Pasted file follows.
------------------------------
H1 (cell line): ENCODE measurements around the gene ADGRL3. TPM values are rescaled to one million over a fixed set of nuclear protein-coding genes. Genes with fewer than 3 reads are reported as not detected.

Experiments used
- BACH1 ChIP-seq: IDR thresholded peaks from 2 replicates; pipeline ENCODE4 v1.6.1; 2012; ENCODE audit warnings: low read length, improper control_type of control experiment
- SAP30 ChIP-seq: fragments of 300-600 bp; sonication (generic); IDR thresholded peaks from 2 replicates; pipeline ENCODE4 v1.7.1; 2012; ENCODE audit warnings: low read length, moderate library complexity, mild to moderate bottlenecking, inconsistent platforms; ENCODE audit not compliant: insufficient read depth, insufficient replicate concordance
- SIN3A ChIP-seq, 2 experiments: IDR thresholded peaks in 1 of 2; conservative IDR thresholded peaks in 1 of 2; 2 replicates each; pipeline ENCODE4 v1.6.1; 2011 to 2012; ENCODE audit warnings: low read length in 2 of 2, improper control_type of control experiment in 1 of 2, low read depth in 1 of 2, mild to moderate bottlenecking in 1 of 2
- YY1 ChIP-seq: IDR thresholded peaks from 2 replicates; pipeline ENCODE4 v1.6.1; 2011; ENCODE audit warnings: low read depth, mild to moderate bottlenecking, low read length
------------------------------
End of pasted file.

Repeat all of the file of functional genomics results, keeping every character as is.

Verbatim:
H1 (cell line): ENCODE measurements around the gene ADGRL3. TPM values are rescaled to one million over a fixed set of nuclear protein-coding genes. Genes with fewer than 3 reads are reported as not detected.

Experiments used
- BACH1 ChIP-seq: IDR thresholded peaks from 2 replicates; pipeline ENCODE4 v1.6.1; 2012; ENCODE audit warnings: low read length, improper control_type of control experiment
- SAP30 ChIP-seq: fragments of 300-600 bp; sonication (generic); IDR thresholded peaks from 2 replicates; pipeline ENCODE4 v1.7.1; 2012; ENCODE audit warnings: low read length, moderate library complexity, mild to moderate bottlenecking, inconsistent platforms; ENCODE audit not compliant: insufficient read depth, insufficient replicate concordance
- SIN3A ChIP-seq, 2 experiments: IDR thresholded peaks in 1 of 2; conservative IDR thresholded peaks in 1 of 2; 2 replicates each; pipeline ENCODE4 v1.6.1; 2011 to 2012; ENCODE audit warnings: low read length in 2 of 2, improper control_type of control experiment in 1 of 2, low read depth in 1 of 2, mild to moderate bottlenecking in 1 of 2
- YY1 ChIP-seq: IDR thresholded peaks from 2 replicates; pipeline ENCODE4 v1.6.1; 2011; ENCODE audit warnings: low read depth, mild to moderate bottlenecking, low read length